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Colias eurytheme (aka Orange Sulphur)
This butterfly has a wingspan of 1¼-2½ inches. It is distinguished from other sulphurs by its orange-yellow wings edged in black. The forewing often has prominent black spots, while the hindwing has a slightly deeper orange or yellow spot. The upperside of the male is yellow with orange overlay and yellow veins; the female is usually yellow or white with an irregular black border surrounding light spots.
Distribution and Habitat
One of the most common butterflies in North America, the alfalfa is found from southern Canada into central Mexico, except for the Florida peninsula. It is extremely adaptable to a variety of habitats, from woodlands to meadows to tundra and alpine summits.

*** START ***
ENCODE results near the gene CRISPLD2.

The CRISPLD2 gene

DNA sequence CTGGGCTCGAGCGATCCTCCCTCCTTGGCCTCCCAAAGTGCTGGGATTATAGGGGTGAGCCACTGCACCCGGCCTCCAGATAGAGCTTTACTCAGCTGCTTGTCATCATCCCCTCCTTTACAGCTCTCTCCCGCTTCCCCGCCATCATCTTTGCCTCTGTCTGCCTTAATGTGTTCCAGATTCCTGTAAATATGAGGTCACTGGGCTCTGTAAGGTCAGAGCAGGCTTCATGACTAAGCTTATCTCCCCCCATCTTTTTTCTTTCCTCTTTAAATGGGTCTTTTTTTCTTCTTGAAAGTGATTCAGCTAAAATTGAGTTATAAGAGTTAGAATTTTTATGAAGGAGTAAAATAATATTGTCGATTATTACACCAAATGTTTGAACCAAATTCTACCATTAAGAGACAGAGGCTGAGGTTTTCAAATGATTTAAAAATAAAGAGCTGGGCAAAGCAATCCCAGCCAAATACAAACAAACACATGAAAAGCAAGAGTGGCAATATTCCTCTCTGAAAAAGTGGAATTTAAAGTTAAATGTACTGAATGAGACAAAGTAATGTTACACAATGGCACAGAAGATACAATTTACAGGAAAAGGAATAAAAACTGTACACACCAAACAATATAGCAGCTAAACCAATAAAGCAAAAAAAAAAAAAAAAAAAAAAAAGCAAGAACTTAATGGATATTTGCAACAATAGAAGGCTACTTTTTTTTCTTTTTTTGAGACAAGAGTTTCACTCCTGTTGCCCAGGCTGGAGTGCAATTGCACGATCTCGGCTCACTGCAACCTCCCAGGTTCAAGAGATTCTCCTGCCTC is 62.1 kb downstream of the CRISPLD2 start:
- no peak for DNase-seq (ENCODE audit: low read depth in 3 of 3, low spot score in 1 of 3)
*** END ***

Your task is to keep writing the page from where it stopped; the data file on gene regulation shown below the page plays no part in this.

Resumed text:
Adult alfalfa butterflies are most commonly seen from midsummer to autumn, when the plants on which their caterpillars feed are in full bloom. After emerging from their pupal stage, adult males will patrol their "neighborhoods" for receptive females. The reddish eggs are laid singly on top of the host plant leaves, and will hatch in 3-10 days. The alfalfa caterpillar can be distinguished by its velvety green body with a narrow, white stripe running down each side. The caterpillar may reach a length of about 15 inches before it enters the pupal stage. Some parts of the alfalfa's range may enjoy two or three flights of adult alfafas in a good year.
Alfalfa larvae feed on alfalfa, clover and legumes, while adults feed on nectar from a variety of flowers, including dandelions, milkweeds, goldenrods and astera.
Library >> Insects >> Order Lepidoptera
This page was last updated on June 13, 2018.